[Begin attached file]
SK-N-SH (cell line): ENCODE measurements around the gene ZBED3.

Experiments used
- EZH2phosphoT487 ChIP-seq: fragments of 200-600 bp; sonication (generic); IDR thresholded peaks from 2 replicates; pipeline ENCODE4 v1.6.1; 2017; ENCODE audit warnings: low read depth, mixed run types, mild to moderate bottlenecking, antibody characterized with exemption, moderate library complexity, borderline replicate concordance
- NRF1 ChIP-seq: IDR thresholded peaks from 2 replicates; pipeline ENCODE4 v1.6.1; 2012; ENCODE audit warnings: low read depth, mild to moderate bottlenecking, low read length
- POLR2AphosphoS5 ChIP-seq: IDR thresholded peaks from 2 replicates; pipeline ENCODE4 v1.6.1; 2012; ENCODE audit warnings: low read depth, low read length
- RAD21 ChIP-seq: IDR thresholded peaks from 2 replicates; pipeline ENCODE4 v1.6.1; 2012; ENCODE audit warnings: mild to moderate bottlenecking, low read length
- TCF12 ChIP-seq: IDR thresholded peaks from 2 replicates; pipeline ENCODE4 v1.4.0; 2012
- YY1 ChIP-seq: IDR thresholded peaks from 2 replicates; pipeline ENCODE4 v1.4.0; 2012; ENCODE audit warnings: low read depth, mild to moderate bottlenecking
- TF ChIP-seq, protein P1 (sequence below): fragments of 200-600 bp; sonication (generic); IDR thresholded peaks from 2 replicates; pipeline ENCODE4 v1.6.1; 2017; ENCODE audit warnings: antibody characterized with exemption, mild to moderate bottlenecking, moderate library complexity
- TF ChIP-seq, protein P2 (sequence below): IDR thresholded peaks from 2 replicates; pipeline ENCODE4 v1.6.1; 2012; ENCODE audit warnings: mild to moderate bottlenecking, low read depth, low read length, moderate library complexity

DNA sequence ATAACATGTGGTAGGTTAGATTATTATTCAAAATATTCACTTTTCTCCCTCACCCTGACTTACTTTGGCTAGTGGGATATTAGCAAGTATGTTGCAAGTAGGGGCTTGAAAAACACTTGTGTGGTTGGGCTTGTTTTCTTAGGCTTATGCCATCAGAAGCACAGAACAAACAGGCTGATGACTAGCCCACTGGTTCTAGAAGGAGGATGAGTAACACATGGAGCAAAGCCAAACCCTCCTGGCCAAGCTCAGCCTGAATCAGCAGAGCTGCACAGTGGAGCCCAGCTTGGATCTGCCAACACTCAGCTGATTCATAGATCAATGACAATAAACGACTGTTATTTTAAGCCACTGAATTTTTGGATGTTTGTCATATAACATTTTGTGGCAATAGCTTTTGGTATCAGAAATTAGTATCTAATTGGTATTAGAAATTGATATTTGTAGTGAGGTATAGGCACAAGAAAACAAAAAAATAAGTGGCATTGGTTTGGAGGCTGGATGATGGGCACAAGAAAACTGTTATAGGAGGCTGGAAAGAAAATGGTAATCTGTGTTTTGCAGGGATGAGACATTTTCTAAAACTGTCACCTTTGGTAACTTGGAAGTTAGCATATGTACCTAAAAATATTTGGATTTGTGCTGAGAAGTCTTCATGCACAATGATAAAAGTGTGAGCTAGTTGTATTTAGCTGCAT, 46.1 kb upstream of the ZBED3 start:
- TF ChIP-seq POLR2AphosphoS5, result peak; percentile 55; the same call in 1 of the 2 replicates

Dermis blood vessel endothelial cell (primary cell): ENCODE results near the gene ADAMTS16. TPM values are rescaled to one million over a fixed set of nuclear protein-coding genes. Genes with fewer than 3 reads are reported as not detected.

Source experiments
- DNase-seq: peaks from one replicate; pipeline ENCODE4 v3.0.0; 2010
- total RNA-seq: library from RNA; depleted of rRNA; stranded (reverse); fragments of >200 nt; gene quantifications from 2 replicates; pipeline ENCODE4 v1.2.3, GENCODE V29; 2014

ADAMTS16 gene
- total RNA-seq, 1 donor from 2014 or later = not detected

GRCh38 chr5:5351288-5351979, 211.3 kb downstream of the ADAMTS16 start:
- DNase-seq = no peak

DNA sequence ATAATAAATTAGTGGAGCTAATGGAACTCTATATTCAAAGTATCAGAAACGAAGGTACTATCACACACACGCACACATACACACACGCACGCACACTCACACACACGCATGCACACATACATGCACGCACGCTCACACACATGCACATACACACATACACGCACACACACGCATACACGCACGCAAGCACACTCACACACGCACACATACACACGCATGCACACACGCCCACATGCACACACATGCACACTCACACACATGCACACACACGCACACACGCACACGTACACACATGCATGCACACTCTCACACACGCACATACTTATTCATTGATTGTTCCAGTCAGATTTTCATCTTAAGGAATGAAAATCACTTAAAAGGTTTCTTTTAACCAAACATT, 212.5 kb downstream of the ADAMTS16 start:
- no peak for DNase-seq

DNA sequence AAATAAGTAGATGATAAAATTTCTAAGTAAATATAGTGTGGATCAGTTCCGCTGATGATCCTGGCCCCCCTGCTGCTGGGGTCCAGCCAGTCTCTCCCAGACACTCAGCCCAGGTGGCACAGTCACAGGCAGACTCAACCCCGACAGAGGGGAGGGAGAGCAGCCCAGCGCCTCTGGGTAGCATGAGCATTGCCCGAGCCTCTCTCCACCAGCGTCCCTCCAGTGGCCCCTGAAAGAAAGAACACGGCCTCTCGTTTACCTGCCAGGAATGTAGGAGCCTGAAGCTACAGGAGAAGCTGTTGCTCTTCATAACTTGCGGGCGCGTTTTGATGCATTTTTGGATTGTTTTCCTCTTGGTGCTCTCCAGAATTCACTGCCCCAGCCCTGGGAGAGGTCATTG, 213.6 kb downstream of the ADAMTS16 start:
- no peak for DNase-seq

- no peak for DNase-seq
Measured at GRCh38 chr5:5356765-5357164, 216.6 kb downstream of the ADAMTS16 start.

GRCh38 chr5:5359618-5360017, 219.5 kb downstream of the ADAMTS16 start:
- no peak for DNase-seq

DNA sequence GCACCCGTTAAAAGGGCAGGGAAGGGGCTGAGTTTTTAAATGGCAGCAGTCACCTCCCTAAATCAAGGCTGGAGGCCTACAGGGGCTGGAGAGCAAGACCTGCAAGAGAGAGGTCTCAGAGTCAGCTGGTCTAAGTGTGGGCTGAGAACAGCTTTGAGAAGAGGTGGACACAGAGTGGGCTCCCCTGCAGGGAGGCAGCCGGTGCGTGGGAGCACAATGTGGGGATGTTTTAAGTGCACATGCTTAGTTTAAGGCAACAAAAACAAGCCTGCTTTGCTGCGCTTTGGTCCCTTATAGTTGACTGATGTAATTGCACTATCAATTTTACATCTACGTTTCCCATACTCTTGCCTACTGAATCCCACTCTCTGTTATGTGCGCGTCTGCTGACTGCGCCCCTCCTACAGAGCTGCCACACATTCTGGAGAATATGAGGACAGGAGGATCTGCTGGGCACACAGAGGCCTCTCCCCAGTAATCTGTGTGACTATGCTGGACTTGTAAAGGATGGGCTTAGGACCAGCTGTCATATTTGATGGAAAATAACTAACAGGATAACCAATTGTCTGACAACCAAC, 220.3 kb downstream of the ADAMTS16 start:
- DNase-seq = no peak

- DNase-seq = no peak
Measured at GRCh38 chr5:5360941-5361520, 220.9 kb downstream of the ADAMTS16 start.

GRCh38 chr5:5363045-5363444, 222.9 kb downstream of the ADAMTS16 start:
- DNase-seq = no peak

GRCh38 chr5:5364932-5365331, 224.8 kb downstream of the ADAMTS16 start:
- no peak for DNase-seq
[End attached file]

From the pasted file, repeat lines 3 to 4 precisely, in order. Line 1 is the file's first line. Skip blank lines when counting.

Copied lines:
- EZH2phosphoT487 ChIP-seq: fragments of 200-600 bp; sonication (generic); IDR thresholded peaks from 2 replicates; pipeline ENCODE4 v1.6.1; 2017; ENCODE audit warnings: low read depth, mixed run types, mild to moderate bottlenecking, antibody characterized with exemption, moderate library complexity, borderline replicate concordance
- NRF1 ChIP-seq: IDR thresholded peaks from 2 replicates; pipeline ENCODE4 v1.6.1; 2012; ENCODE audit warnings: low read depth, mild to moderate bottlenecking, low read length